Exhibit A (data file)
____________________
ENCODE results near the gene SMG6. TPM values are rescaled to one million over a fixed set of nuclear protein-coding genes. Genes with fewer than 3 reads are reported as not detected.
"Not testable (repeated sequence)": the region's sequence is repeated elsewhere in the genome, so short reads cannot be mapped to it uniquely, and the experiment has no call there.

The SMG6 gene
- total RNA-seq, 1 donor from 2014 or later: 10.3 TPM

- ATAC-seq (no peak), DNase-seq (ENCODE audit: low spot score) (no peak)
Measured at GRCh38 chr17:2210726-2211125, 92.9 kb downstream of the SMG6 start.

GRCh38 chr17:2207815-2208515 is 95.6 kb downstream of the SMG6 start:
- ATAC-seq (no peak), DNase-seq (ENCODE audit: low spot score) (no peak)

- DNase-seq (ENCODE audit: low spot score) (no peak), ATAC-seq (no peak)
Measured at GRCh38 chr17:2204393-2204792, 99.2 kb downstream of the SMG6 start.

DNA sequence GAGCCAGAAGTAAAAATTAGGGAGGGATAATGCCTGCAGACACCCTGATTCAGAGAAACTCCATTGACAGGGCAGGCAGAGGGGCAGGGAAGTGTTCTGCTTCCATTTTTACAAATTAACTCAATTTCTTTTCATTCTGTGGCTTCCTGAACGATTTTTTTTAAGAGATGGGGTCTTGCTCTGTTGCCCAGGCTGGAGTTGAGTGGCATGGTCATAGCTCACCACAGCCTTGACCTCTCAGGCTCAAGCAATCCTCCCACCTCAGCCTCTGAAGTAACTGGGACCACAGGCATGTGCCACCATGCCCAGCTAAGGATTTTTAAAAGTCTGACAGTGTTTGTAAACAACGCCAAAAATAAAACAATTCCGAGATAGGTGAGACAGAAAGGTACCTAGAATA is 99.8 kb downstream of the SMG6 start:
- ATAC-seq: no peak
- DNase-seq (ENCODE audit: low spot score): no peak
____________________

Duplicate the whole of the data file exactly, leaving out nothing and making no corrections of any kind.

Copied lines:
ENCODE results near the gene SMG6. TPM values are rescaled to one million over a fixed set of nuclear protein-coding genes. Genes with fewer than 3 reads are reported as not detected.
"Not testable (repeated sequence)": the region's sequence is repeated elsewhere in the genome, so short reads cannot be mapped to it uniquely, and the experiment has no call there.

The SMG6 gene
- total RNA-seq, 1 donor from 2014 or later: 10.3 TPM

- ATAC-seq (no peak), DNase-seq (ENCODE audit: low spot score) (no peak)
Measured at GRCh38 chr17:2210726-2211125, 92.9 kb downstream of the SMG6 start.

GRCh38 chr17:2207815-2208515 is 95.6 kb downstream of the SMG6 start:
- ATAC-seq (no peak), DNase-seq (ENCODE audit: low spot score) (no peak)

- DNase-seq (ENCODE audit: low spot score) (no peak), ATAC-seq (no peak)
Measured at GRCh38 chr17:2204393-2204792, 99.2 kb downstream of the SMG6 start.

DNA sequence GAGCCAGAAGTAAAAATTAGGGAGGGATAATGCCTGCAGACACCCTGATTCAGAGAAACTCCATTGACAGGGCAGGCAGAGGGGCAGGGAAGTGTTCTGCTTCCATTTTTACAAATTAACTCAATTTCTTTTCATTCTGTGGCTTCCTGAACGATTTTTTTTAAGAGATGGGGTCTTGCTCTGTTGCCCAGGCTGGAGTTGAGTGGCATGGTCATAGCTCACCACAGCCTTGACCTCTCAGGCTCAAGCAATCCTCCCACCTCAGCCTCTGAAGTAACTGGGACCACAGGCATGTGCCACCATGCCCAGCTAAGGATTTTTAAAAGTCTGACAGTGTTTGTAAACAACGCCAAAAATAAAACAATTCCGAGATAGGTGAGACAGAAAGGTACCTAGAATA is 99.8 kb downstream of the SMG6 start:
- ATAC-seq: no peak
- DNase-seq (ENCODE audit: low spot score): no peak